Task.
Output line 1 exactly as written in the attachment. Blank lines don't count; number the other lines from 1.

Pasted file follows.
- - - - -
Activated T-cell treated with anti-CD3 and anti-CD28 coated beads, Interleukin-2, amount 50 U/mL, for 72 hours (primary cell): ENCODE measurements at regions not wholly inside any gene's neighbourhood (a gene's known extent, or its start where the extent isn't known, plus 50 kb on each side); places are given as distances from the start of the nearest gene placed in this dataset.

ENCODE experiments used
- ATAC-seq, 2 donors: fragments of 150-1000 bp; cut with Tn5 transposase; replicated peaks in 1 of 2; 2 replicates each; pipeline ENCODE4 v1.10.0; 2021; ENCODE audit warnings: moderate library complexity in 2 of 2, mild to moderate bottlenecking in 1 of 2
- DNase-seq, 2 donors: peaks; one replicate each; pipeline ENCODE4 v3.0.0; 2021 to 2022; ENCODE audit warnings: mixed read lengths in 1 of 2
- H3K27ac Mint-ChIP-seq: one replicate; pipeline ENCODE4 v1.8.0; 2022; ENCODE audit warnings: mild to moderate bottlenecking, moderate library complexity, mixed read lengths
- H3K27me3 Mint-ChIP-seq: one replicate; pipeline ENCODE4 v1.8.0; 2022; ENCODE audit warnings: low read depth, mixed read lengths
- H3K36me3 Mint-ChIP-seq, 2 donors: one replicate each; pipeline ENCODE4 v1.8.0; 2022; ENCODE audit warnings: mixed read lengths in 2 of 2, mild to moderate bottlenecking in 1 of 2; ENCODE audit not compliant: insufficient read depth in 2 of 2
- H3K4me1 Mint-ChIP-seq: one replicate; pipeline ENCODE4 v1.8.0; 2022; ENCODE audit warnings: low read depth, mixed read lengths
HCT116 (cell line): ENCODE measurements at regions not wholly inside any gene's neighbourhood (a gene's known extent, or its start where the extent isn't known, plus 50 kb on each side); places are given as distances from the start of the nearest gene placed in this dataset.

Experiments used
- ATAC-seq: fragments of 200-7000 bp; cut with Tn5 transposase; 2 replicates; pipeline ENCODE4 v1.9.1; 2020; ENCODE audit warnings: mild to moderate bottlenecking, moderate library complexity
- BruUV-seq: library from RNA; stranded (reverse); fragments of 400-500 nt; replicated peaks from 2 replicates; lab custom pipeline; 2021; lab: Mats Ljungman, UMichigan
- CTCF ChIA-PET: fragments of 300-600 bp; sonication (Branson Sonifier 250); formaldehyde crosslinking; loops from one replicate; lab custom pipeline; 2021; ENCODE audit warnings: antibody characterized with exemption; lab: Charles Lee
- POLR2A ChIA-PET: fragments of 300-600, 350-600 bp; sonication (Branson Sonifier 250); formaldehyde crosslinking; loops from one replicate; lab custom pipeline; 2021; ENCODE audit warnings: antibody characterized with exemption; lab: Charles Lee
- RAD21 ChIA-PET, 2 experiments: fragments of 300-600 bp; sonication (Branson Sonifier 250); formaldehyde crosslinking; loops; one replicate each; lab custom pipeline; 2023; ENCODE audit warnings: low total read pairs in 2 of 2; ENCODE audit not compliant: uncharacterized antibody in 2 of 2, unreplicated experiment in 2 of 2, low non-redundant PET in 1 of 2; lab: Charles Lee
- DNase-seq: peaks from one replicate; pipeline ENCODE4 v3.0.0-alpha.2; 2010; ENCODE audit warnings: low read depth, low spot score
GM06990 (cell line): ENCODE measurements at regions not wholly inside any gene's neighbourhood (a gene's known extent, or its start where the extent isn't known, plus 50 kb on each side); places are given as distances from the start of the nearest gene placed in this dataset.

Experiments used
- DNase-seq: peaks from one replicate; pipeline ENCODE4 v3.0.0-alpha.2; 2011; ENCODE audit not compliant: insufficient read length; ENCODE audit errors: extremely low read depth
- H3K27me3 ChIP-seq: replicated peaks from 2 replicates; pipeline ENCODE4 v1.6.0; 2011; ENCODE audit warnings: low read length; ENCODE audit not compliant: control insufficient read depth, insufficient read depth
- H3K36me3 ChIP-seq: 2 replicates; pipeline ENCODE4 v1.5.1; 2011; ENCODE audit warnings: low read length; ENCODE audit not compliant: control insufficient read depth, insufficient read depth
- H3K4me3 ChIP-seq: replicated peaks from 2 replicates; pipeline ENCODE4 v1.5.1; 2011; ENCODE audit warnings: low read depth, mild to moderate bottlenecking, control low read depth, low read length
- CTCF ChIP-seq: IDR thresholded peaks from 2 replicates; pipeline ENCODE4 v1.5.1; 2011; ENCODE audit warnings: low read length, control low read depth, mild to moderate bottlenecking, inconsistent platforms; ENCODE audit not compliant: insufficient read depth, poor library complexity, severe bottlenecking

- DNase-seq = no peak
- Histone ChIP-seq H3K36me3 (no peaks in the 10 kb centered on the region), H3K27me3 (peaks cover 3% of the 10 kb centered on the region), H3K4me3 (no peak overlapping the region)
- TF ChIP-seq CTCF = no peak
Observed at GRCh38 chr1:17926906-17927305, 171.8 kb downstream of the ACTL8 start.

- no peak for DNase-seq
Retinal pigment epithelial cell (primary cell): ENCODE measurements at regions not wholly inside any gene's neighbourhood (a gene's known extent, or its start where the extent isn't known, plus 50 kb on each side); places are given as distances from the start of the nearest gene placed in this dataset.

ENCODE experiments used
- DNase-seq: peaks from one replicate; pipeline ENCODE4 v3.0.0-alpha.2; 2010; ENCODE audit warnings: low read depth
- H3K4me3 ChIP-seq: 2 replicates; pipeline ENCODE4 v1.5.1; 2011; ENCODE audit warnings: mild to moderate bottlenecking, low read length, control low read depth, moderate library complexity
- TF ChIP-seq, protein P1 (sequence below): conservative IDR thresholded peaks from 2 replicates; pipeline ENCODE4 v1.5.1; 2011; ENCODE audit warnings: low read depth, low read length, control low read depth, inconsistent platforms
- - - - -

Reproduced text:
Activated T-cell treated with anti-CD3 and anti-CD28 coated beads, Interleukin-2, amount 50 U/mL, for 72 hours (primary cell): ENCODE measurements at regions not wholly inside any gene's neighbourhood (a gene's known extent, or its start where the extent isn't known, plus 50 kb on each side); places are given as distances from the start of the nearest gene placed in this dataset.